Now back to the wah's. I hate that my wah and fuzz don't get along. I havn't tried the buffer thing yet. I might this weekend. I have a little buffer that I built to help with long cables between my board and amp laying around. I may stick it between the wah and the fuzz and see what happens.

    Scott
     
  16. Wilbo26

    Wilbo26 Member

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    Err...the bias knob, which does the same thing as the Grit knob on the CC2 I believe, makes a noticeable difference in the overall sound of the fuzz.

    But yeah if you really want to do fuzz and wah together, try out the buffer. Its not going to work any other way. Let us know how that works. I haven't heard of anyone else using something like this between a wah and fuzz. They always say putting a buffer before a fuzz kills its tone, hopefully you can verify that or not. :AOK
     
  17. retro

    retro Member

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    I see, the knob on the '69 is used like a series resistor.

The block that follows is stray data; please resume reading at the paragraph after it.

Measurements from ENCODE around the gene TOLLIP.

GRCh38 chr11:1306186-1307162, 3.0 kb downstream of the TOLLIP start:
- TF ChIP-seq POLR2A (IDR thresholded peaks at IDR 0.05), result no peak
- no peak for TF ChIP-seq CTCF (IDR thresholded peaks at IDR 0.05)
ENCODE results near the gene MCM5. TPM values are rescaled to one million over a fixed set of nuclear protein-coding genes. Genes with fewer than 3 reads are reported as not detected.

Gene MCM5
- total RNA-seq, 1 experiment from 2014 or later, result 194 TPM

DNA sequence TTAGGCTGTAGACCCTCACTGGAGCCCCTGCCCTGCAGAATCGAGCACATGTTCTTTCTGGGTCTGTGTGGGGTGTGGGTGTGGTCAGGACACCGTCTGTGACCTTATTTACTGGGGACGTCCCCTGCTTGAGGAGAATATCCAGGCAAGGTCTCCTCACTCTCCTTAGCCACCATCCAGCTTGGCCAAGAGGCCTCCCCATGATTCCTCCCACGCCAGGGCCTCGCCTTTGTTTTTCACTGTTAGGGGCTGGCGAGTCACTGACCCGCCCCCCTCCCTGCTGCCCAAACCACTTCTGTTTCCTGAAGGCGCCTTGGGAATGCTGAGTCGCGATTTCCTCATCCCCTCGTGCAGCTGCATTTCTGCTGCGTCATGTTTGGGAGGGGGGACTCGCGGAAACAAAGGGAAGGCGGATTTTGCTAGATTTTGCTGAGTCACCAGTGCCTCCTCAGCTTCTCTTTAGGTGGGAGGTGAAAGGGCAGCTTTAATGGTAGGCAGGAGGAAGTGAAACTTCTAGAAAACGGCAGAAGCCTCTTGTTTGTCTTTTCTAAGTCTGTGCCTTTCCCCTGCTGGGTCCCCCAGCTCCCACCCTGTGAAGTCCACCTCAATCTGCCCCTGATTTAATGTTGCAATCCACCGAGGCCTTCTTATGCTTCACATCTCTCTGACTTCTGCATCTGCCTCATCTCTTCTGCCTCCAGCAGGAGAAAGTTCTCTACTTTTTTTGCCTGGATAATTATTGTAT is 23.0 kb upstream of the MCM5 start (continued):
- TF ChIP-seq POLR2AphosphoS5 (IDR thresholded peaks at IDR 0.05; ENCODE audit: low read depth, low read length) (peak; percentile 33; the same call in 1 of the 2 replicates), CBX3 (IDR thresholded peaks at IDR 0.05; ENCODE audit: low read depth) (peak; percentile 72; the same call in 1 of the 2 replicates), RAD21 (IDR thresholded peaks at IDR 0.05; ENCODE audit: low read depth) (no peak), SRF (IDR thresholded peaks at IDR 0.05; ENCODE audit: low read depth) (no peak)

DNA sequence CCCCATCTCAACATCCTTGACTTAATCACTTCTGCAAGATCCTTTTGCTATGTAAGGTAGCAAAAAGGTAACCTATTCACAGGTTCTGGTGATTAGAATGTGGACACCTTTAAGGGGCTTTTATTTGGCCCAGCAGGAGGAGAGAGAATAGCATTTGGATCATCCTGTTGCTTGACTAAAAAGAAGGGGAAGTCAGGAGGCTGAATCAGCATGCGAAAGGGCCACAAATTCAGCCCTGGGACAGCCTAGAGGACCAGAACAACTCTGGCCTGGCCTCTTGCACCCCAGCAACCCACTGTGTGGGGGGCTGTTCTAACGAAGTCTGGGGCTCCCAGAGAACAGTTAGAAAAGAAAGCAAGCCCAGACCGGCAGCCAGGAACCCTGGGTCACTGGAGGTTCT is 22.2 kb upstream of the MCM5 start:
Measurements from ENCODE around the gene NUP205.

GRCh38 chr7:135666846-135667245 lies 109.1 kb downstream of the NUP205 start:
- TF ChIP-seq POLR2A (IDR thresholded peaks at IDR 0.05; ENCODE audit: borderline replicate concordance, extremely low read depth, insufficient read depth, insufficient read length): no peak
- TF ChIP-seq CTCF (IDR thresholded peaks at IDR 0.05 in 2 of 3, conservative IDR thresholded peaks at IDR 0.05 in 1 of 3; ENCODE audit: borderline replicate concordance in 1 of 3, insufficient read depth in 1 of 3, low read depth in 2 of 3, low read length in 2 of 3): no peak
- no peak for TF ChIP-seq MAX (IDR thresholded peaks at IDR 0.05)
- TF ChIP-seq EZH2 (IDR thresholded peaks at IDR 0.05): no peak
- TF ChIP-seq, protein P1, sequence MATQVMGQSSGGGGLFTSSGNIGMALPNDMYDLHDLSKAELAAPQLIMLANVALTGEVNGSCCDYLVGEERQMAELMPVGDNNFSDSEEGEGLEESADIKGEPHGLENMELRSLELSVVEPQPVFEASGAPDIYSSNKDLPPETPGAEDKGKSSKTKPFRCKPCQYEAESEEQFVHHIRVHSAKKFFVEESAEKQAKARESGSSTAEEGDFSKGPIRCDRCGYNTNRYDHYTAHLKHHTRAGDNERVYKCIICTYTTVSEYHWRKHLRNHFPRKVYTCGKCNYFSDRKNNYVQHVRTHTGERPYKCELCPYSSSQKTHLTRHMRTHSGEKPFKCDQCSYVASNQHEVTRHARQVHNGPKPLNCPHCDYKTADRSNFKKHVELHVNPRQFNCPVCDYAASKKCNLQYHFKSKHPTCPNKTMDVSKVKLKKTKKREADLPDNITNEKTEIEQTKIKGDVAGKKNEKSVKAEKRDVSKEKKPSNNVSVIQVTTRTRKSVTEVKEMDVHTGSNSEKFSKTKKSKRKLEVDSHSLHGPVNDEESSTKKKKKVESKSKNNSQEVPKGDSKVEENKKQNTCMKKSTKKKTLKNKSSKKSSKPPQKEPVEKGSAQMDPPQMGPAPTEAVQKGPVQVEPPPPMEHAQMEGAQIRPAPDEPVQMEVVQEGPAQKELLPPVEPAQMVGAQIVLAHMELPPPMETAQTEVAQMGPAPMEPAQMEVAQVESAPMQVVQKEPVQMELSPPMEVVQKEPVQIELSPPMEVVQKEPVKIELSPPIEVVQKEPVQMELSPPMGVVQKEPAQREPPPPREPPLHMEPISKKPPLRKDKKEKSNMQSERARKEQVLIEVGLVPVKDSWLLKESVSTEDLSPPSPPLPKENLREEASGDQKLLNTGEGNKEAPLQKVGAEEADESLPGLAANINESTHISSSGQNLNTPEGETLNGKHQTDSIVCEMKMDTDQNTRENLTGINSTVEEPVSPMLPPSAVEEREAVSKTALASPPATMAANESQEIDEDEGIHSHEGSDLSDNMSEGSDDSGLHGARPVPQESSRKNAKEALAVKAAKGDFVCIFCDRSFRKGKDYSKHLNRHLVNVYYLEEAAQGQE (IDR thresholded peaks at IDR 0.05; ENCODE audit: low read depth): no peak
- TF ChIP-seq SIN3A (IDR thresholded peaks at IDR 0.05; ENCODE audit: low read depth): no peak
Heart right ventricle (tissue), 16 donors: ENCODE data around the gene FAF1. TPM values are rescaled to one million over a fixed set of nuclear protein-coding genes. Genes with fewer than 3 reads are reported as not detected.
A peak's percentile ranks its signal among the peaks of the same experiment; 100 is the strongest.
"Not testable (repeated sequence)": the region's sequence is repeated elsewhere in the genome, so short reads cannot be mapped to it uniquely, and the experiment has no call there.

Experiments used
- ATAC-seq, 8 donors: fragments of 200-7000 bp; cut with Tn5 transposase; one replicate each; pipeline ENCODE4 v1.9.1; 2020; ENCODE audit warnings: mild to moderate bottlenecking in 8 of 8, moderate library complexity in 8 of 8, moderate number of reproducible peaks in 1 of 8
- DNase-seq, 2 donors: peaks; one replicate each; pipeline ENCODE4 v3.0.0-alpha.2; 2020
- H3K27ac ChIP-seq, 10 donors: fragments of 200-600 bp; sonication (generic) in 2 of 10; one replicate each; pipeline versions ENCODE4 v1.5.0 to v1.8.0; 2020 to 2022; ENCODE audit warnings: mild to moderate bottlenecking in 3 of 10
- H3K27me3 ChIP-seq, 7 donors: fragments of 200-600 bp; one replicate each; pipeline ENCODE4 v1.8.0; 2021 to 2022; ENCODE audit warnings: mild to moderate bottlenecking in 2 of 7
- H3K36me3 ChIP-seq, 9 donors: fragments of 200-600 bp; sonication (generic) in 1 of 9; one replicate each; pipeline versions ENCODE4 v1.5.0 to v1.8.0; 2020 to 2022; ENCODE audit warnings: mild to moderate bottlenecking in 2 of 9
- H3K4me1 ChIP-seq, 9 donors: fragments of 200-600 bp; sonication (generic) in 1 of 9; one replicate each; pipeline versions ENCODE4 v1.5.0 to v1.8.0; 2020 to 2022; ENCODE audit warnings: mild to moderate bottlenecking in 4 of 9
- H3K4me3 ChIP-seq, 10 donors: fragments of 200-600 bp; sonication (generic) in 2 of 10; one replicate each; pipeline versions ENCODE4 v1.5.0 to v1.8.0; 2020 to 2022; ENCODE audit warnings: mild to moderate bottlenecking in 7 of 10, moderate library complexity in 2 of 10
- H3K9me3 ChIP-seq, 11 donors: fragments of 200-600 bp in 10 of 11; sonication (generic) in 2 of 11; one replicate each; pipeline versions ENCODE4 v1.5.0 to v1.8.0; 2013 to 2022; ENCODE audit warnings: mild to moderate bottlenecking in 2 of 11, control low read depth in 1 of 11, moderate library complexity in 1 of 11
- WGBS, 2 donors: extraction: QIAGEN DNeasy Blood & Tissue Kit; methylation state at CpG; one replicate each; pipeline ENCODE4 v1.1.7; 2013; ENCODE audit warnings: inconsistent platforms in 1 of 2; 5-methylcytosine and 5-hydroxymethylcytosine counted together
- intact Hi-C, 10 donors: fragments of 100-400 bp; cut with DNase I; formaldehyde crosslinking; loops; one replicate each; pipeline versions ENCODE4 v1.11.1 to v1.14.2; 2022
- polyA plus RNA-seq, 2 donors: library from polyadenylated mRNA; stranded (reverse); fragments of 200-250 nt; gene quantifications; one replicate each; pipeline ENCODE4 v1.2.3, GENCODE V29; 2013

Not sure how the grit knob is implemented on Dave's gear. But it seems relatively common on a modern fuzz to have a pot to adjust voltage to the transistors to adjust the bias.

    As far as sticking a buffer in between the wah and fuzz that's what the wah kits do, I believe.

    AFAIK they buffer the output side to deal with the low impedance input on a fuzz. As the low impedance input really loads down what's driving it.
     
  18. Wilbo26

    Wilbo26 Member

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    Here's Dave's description of the grit knob on the Fuzzfoot:

    One thing that makes FuzzFoot different from other similar fuzz boxes is the GRIT control. This knob allows you to fine tune the attack, tone and fuzz level. The control is subtle, but very effective. As a continuous control, you can dial in the exact sound you want. Here are some examples of what to expect as you try out different GRIT settings. Counter clockwise: Dull loud tone. Sounds great when overdriving a tube amp, or pushing an already overdriven amp over the top. This is a very fat fuzz sound that can be heard on lots of old recordings from the ‘60s and ‘70s.